Buchholz, Farrell encouraged by improvement

Buchholz, Farrell encouraged by improvement
April 11, 2014, 1:00 am
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NEW YORK -- Lost somewhat in the controversy surrounding the pine tar that appeared on Michael Pineda's right palm Thursday night was the effort of the other starting pitcher: Clay Buchholz.

Buchholz had been shelled for six runs and 13 hits in just 4 1/3 innings in his season debut last Saturday against Milwaukee at Fenway Park. His second start, while not enough to avoid a 4-1 loss to the New York Yankees, was a significant step forward.

"He was better than his last time out,'' said John Farrell. "He had better power and action to his stuff through the strike zone, with much more consistent location.''

Buchholz held the Yankees scoreless through the first three innings before a misplay behind him in the fourth led to two unearned runs for the Yankees.

Third baseman Jonathan Herrera bobbled a routine chopper by Jacoby Ellsbury and two singles later and a double play resulted in a 2-0 New York edge.

Given that the Red Sox mustered just four hits off Pineda -- and were then held hitless by the Yankee bullpen for the final three innings -- that was enough for the home team.

Buchholz later gave up a solo homer Dean Anna, a double to Brian McCann and a run-scoring single to Ellsbury as the Yankees built a 4-0 lead from which the Red Sox couldn't recover.

Still, this was far better than his debut. Buchholz didn't issue a single walk and struck out six.

"I felt a lot better,'' said Buchholz, who was tagged with the loss. "I felt, just in the last five days, the arm strength and everything got a lot better in a five-day span, which usually doesn't happen that quick. I felt a lot more comfortable with each pitch out there tonight.

"I [should] have minimized the damage a little better in a couple of spots, but other than that, I thought I threw the ball pretty well.''

Buchholz's velocity showed an uptick. After sitting mostly 88-90 with his fastball last weekend, Buchholz regularly hit 92 mph with his fastball Thursday, the result of improved arm strength.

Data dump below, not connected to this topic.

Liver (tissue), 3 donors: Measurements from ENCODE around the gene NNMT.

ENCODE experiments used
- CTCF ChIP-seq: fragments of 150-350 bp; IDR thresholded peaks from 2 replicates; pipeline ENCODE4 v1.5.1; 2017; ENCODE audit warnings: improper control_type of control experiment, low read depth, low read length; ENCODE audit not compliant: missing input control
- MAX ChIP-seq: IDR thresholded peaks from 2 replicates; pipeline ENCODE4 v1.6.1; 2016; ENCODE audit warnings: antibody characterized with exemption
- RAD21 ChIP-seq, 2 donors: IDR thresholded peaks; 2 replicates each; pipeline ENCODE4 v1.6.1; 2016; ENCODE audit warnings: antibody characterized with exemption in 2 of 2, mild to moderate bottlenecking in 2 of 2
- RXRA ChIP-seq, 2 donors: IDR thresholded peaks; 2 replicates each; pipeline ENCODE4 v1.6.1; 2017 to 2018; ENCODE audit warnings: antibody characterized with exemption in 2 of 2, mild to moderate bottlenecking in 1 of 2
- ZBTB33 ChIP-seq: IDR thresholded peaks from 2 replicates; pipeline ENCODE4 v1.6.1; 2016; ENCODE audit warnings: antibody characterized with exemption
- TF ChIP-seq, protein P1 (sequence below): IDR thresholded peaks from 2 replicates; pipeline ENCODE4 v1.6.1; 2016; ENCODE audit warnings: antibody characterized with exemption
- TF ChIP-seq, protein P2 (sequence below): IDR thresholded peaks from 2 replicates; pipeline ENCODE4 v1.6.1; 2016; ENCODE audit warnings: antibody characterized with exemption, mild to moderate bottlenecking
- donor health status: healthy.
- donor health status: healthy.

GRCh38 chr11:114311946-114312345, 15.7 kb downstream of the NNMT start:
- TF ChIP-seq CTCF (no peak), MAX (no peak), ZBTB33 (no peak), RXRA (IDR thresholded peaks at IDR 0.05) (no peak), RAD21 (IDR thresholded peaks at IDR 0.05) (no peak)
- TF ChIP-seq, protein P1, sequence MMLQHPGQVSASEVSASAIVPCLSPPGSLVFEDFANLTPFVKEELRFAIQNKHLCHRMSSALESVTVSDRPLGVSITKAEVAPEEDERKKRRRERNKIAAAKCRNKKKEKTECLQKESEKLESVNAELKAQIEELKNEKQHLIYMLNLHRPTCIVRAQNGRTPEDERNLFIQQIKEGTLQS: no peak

"I felt like the velocity was better whenever I reached back and threw,'' he said. "I'm not sating I was trying to throw as hard as I could every pitch, but a couple of situations, you feel you like you need to reach back and get a little extra and it felt better coming out tonight.''

Beyond the extra life on his fastball, Buchholz also noted improvement with his secondary pitches.

"It did, actually,'' he said. "The home run was a split that I tried to bury and I left it middle. I think it was down, but to a lefthander, with that [short] porch in right field, that's the last spot you want to leave a pitch.''

Catcher A.J. Pierzinski said his batterymate looked "more like Clay Buchholz'' than the pitcher who was battered by the Brewers Saturday.

"We talked [about the poor outing],'' said Pierzynski, "and he was like, 'Hey, let's just move on.' You don't want to rehash it when you have a bad start. We talked before the game today and it just seemed like he was much more confident going into the game than he was the other day and the results showed.''

Buchholz had complained about experiencing something of a "dead arm'' prior to his first start, a condition that ordinarily hits pitchers midway through spring training, but for Buchholz, may have been delayed due to his light off-season workload.

"I thought it was a positive step for him tonight,'' concluded Farrell.